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The fate of an old mine shaft in Yellowknife, the Robertson Headframe, is in limbo since the mine closed in 2003. The mayor is now hoping to save the building. (Patrick Kane/The Globe and Mail)
The fate of an old mine shaft in Yellowknife, the Robertson Headframe, is in limbo since the mine closed in 2003. The mayor is now hoping to save the building. (Patrick Kane/The Globe and Mail)

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Yellowknife mining landmark threatened with demolition Add to ...

It's raining, so the fishing's good. And Joe Bailey isn't wasting time.

His boat skims the waters of Great Slave Lake, a dash-mounted GPS charting everything: the shape and depth of the lake, Mr. Bailey's speed and position, his past routes, even the fish below.

Off his starboard gunwale, however, is a navigational tool from an analog era, one without buttons or a screen.

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At about 25 storeys high, the Robertson Headframe is, by far, the tallest building in the Northwest Territories, half again as tall as its nearest rival. The disused mine-shaft tower looks like a cigarette protruding from the permafrost, its bright-red top visible from much of the lake and the surrounding Yellowknife area.

"It's a sight for sore eyes, to see the top of the headframe," said Mr. Bailey, 46, a Dene guide and owner of a local tourism company, North Star Adventures. After a long day on the water, for his customers, the headframe means they're close to home. "It's a relief [for guests] I can say, 'Oh, there's the mine shaft,' and you can see the relief on their faces."

The fate of the headframe, however, is in the air. It has been unused for eight years and is facing demolition. The mayor, Gordon Van Tighem, wants to save it, but only if doing so doesn't leave the city on the hook for soaring maintenance costs.

The tower, he said, is a staple of the skyline.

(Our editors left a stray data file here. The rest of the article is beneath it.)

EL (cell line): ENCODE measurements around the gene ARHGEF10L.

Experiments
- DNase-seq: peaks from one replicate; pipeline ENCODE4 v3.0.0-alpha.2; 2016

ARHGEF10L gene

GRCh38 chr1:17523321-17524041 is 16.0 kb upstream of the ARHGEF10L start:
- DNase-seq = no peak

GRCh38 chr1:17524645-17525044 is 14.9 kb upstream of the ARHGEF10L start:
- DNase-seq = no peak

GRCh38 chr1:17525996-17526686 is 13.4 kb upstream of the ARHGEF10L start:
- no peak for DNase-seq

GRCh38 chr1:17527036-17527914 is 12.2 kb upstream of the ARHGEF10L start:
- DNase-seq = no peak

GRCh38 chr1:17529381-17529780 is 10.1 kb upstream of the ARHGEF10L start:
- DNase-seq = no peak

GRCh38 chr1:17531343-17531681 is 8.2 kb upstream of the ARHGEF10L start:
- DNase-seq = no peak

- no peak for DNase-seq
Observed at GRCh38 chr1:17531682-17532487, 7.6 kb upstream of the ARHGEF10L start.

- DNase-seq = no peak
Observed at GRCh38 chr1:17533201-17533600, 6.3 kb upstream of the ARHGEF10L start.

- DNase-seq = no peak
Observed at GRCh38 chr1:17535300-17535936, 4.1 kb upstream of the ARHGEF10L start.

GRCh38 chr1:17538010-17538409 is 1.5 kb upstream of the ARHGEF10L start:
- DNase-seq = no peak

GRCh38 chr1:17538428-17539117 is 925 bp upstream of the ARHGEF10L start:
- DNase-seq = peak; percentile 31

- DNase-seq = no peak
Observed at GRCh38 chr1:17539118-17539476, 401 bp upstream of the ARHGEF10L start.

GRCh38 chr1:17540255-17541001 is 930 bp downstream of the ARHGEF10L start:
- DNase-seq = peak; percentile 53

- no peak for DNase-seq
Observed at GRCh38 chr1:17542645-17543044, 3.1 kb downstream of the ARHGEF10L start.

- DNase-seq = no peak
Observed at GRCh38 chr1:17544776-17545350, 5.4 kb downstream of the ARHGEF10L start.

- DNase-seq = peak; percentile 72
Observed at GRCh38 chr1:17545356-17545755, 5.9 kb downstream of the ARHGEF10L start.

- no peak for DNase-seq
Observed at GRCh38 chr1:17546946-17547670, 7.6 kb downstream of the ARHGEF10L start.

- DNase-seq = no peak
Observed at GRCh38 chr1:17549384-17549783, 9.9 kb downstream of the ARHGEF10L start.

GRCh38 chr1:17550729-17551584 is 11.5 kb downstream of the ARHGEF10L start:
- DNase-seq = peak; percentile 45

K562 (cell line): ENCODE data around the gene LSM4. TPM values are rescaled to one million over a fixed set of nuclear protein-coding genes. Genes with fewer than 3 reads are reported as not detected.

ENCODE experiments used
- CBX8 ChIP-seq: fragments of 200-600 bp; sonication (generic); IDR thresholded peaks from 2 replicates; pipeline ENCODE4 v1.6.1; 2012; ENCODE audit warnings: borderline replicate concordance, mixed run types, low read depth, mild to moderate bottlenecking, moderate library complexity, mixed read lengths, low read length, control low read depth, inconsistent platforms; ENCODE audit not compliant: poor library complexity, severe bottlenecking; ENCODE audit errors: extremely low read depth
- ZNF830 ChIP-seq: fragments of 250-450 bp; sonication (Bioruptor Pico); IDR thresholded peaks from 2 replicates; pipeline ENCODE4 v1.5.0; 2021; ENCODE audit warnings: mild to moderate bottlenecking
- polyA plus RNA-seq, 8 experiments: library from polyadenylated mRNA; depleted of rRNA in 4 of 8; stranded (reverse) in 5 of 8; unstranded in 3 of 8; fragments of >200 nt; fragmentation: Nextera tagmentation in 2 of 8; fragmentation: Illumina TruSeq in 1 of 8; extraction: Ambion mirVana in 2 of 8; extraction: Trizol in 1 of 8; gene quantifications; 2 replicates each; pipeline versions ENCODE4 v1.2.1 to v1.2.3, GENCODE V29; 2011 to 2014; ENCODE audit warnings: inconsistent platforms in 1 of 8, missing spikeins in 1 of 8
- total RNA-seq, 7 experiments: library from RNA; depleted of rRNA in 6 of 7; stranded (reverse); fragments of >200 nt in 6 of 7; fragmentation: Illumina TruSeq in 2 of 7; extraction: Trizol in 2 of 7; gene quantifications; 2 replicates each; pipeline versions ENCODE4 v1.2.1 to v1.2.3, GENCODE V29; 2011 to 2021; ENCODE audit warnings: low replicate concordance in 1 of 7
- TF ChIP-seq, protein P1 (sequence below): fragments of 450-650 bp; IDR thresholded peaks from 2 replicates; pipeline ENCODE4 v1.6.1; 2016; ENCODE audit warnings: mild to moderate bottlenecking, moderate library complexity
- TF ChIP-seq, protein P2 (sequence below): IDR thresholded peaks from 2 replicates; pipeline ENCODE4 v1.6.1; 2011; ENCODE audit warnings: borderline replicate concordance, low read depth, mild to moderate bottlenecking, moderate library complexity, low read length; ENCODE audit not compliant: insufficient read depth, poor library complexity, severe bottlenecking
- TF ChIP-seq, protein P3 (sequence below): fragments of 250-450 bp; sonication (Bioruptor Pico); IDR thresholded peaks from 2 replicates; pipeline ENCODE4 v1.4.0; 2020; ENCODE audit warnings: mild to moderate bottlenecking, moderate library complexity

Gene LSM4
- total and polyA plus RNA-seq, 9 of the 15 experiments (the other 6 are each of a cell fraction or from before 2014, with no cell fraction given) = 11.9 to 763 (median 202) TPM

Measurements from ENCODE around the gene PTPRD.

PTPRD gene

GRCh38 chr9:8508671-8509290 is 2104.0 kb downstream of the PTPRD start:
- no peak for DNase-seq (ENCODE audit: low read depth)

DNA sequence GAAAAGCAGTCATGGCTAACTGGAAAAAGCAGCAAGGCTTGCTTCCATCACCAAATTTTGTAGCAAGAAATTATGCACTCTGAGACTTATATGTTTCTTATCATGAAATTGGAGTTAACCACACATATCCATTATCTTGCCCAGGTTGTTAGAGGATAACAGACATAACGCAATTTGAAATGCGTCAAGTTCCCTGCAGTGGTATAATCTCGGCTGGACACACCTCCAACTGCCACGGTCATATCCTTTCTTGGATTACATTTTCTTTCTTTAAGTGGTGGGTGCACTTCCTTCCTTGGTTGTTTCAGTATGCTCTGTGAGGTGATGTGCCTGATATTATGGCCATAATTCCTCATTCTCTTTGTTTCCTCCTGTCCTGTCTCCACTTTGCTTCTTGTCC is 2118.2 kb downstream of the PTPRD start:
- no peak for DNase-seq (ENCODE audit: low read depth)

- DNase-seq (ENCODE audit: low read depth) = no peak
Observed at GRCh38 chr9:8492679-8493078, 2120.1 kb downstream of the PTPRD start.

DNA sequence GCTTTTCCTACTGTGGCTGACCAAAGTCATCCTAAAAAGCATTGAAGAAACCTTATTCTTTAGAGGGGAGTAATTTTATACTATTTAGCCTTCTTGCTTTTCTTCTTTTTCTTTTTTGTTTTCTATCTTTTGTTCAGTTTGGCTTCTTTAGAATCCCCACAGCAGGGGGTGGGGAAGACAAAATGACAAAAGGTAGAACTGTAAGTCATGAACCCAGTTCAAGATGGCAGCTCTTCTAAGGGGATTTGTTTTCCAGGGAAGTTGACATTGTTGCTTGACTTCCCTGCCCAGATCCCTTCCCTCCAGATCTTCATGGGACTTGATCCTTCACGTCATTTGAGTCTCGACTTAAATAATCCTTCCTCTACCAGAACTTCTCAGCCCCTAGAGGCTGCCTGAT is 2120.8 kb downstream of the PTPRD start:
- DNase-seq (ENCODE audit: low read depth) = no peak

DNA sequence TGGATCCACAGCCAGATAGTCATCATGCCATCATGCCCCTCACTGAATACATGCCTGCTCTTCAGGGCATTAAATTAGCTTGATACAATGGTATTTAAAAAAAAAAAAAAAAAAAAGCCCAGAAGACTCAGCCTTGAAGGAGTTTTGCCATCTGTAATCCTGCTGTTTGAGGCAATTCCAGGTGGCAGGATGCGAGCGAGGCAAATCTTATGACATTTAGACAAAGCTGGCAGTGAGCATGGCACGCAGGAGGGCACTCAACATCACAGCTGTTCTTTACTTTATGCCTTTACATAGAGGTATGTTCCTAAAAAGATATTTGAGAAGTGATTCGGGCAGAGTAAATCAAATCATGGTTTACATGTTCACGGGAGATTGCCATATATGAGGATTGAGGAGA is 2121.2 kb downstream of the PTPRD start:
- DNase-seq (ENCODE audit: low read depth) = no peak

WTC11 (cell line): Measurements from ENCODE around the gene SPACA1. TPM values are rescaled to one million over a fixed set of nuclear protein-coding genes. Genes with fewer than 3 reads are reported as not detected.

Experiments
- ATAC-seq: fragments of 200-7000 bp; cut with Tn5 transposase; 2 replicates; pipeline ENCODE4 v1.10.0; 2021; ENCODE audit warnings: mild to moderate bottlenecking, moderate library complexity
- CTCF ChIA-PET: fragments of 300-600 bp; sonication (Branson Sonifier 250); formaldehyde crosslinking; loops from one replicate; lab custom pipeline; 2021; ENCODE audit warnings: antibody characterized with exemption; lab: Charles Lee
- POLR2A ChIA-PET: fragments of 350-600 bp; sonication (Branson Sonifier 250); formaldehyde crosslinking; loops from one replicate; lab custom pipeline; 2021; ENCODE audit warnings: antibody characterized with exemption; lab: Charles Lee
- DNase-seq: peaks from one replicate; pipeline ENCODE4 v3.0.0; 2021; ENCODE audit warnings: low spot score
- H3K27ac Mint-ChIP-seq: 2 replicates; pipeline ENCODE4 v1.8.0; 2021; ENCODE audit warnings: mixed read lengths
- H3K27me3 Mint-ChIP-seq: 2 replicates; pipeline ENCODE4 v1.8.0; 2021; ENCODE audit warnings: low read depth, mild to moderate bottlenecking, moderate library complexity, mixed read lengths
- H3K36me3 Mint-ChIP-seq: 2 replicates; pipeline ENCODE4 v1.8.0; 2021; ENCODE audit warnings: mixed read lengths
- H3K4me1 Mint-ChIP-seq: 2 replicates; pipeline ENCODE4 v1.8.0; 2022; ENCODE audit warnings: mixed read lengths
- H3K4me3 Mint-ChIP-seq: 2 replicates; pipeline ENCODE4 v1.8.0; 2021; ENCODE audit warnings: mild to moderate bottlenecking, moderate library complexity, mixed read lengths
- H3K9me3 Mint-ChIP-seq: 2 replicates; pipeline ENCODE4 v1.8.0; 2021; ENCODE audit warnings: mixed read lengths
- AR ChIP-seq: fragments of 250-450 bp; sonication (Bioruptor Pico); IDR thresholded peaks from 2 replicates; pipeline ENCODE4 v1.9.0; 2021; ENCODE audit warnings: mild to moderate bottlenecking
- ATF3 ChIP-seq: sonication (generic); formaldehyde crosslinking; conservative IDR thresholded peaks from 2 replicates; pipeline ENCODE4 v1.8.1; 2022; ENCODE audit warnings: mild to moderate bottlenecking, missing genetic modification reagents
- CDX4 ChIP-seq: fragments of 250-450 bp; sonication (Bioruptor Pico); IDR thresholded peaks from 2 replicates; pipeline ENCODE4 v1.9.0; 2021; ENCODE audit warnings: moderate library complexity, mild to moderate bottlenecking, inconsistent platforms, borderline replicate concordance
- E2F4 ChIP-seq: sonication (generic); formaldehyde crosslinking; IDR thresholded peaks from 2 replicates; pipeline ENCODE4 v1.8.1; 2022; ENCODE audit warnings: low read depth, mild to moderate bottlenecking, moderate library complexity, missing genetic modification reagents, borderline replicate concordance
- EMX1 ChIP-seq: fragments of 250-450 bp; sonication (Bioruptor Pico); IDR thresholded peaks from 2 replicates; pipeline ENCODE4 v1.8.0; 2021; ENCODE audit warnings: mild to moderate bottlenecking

"You know, if you live in the same place for years, you'll hit a certain intersection or something where you know you're almost home, and it's a good feeling," Mr. Van Tighem said. "It's the same thing."

The sturdy headframe was built in the mid-1970s, near the edge of the lake, when gold was driving the Northwest Territories' economy. The building was used to haul gold up to ground level. Those golden boom days are gone.

The mine closed in 2003. It's being redeveloped, but there's no need for the tower, which will be taken down if the city doesn't intervene. "As we see it, it's kind of in the city's hands," said Ron Connell, environmental manager for the Miramar Con Mine, which owns the tower. The company has allocated money to demolish the tower, but has offered to give it to the city to help maintain or eventually tear it down.

Mr. Van Tighem, a recreational pilot who has filled his office with miniature replica airplanes, lists the suggestions for the tower that a public relations firm gathered from residents: a climbing wall, an indoor bungee jumping centre, a condo project and a rooftop restaurant. "Just a whole, quarter-inch-thick report of trivia," he said.

Few, if any, would be viable, and Mr. Van Tighem said there's another option for a sturdy tower built to withstand heavy loads: Leave it just as it is.

A landmark, and nothing more.

"You could just weld up the doors and let it stand there as the beacon to the North. It's the tallest building in the Northwest Territories. It's the most overbuilt building in the Northwest Territories," he said. "It's an excellent navigational beacon if you're a boater out on the lake. It's an excellent navigational beacon if you're an air pilot coming in here."

Mr. Connell believes the structure could stay standing, and poses no environmental risk. "There's no real urgency. It's not hurting anything," he said.

But it's not up to just the city and the mine. The McKenzie Valley Land and Water Board, an arms-length federal environmental agency created as part of a land claims settlement, has to approve whatever they decide. A deadline it set to determine the headframe's fate came and went. A decision could be needed by January, Mr. Connell said.

"Somebody has to take responsibility for watching it," he said.

In Yellowknife, sentiments are mixed. Some don't want the city to risk having to pay the cost of repairs or demolition, initially estimated at $1.2-million.

"Personally, I'd just as soon see it taken down. I think the cost of it, the upkeep of it, is going to be a lot of money. And I think the city has lots of other things to spend money on," said Bruce Hewlko, president of the Greater Slave Snowmobile Association.

All his fellow riders now use GPS systems, and don't rely on the headframe to find their way home.

"It is the highest building in the territories," Mr. Hewlko said, "but I don't think it's that big a deal."

 

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